“The new $1.5 billion KCI single terminal is a project like no other,” says Andebrhan, who received the Defying the Odds Award at the 2020 UMKC Alumni Awards, as well as the School of Computing and Engineering Alumni Achievement Award in 2012. “It is a once in a lifetime project for the city and everyone involved in its construction.”

Taliaferro & Browne Inc. was in competition with national and international firms for their role in the project.

“When Clark Weitz Clarkson, the design builder, assembled its team, they wanted a landside design team that could deliver this highly visible project on time and on budget,” Andebrhan says. “We have been part of the airport’s growth for years and were proud to be selected based on our experience.”

The firm’s specific responsibilities include project management and coordination, design of permanent roadways, including roundabouts and bridges, street and parking lot lighting, surface parking lots, utility relocation, storm and sanitary sewers, mass grading and associated project phasing. In addition, they are responsible for the design of temporary roadway connections and temporary traffic modifications required to construct the new terminal while keeping terminals B and C open and in operation — with more than 20,000 vehicles arriving and departing daily.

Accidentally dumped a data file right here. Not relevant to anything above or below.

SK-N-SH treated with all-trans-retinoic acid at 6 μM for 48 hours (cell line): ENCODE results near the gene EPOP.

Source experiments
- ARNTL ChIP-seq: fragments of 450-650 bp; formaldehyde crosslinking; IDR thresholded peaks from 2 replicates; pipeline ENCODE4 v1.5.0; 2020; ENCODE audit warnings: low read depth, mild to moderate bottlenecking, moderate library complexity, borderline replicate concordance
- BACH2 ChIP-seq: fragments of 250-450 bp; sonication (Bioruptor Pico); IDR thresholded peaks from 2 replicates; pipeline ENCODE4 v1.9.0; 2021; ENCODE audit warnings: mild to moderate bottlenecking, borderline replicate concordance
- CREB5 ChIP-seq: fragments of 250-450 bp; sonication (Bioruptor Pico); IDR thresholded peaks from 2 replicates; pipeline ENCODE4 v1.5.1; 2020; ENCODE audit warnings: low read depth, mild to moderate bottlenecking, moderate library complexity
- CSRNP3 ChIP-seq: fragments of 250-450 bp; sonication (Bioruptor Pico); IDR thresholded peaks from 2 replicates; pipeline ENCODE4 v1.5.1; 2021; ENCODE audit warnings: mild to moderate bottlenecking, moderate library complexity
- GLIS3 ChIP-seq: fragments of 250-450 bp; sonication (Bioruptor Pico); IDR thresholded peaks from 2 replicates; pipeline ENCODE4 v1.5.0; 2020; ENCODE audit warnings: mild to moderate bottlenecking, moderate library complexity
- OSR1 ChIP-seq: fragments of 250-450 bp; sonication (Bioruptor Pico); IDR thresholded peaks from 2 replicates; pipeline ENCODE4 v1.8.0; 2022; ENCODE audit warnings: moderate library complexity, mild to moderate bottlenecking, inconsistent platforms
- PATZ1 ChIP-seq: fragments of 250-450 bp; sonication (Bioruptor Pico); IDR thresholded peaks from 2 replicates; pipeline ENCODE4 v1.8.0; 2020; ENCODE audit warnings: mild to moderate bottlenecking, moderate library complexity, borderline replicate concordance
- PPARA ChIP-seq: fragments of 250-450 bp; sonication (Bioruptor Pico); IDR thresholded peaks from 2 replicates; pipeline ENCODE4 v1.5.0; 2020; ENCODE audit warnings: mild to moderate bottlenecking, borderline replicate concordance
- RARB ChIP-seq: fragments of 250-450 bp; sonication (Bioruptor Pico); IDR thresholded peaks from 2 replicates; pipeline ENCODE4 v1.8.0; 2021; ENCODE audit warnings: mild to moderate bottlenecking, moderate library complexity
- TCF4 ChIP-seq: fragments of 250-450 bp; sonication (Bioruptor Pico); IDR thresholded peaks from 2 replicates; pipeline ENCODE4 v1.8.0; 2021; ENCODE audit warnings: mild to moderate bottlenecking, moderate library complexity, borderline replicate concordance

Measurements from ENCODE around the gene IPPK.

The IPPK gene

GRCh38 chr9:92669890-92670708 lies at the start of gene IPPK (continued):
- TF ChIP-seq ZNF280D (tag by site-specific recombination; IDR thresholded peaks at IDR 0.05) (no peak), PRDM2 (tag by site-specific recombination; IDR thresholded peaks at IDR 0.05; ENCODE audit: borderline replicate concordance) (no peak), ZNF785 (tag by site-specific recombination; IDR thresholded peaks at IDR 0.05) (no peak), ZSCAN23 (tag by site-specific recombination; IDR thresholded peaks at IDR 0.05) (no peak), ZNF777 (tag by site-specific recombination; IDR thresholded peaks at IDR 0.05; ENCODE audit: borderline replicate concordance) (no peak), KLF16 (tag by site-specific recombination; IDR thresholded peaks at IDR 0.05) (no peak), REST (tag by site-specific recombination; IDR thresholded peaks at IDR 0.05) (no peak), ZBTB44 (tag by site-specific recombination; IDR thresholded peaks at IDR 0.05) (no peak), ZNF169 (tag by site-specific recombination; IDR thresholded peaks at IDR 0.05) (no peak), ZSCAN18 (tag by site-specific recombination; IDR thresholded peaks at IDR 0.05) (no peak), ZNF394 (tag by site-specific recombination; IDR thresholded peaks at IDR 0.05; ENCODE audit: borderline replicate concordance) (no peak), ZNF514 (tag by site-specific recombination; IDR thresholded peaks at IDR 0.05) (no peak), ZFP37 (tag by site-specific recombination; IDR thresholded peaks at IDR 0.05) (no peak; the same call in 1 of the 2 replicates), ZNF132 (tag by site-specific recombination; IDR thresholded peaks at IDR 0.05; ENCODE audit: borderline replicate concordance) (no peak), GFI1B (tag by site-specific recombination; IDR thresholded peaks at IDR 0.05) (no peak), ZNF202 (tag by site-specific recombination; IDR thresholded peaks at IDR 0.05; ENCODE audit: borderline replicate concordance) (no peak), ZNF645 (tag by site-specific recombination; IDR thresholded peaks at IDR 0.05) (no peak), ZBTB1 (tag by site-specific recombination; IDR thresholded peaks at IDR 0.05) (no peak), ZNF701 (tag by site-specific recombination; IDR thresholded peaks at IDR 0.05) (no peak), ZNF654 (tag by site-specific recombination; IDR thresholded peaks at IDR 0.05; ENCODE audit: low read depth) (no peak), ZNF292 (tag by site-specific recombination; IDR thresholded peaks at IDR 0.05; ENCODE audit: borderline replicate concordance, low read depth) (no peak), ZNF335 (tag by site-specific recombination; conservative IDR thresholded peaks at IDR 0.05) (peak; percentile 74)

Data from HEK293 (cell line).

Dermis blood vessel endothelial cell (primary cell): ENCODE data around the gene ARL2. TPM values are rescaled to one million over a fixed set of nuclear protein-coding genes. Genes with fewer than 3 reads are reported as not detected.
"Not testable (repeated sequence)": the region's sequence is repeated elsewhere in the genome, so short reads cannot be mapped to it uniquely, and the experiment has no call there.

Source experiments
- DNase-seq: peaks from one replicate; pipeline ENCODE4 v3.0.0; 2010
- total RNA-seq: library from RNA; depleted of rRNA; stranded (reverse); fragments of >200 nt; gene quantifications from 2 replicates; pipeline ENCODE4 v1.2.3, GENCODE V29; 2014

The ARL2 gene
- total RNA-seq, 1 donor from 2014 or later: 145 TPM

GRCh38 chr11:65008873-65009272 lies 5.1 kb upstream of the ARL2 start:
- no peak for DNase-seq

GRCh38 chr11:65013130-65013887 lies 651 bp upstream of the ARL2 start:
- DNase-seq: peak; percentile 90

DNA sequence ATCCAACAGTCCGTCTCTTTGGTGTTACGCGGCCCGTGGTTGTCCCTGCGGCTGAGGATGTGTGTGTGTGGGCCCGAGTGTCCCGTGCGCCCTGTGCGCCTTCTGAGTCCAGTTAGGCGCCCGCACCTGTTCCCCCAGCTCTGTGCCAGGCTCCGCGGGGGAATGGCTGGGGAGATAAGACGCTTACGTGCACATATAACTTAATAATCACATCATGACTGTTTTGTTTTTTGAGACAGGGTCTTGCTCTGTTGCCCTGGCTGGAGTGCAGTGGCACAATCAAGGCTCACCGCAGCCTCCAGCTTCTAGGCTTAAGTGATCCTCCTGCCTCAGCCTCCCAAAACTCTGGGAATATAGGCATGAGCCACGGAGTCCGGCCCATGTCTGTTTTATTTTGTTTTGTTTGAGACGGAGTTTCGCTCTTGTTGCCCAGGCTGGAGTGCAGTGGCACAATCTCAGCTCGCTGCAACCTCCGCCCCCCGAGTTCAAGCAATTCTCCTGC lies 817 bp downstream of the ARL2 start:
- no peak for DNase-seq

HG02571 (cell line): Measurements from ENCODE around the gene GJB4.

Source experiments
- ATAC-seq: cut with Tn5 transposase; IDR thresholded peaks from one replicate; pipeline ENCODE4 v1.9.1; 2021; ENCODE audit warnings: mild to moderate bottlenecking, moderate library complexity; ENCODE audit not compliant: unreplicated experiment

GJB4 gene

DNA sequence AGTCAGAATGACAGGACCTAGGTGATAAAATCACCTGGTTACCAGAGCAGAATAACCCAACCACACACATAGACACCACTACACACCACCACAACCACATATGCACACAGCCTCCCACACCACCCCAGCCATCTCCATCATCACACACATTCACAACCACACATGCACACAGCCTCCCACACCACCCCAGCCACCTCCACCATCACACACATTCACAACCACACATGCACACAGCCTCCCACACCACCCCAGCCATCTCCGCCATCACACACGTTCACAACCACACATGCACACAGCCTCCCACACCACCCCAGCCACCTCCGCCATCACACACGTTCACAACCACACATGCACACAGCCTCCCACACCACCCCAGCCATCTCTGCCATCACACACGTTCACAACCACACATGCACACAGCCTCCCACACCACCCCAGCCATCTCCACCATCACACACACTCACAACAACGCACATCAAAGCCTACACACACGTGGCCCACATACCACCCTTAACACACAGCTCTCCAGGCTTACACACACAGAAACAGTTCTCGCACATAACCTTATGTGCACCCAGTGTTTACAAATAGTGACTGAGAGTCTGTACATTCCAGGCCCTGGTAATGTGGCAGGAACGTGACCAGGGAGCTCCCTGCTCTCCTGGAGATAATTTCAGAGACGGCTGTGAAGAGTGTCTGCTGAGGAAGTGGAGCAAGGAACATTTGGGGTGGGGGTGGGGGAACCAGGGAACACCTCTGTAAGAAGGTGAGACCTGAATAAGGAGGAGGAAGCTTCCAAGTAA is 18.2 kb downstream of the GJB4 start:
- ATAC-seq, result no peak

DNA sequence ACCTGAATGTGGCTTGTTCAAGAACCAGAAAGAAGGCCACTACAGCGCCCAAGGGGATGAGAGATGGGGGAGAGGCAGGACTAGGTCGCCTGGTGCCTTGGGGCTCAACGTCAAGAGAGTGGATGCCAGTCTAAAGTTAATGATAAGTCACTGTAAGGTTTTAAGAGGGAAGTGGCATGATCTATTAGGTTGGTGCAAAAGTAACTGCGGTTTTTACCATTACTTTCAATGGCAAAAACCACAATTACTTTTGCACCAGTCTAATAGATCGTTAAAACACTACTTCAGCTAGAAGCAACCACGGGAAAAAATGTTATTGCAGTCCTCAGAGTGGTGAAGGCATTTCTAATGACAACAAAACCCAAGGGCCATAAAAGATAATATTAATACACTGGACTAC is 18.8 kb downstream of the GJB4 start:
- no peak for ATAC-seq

“It is the largest single infrastructure project in the city’s history, and the largest construction project in which our firm has lead-design responsibility,” says Graham, who received the SCE Alumni Achievement Award at the 1993 UMKC Alumni Awards. “We understood the complexities and challenges of the project, but we were excited to roll up our sleeves and get to work. The KCI new single terminal project is probably one our proudest efforts yet. We were honored to be a contributor to this significant effort."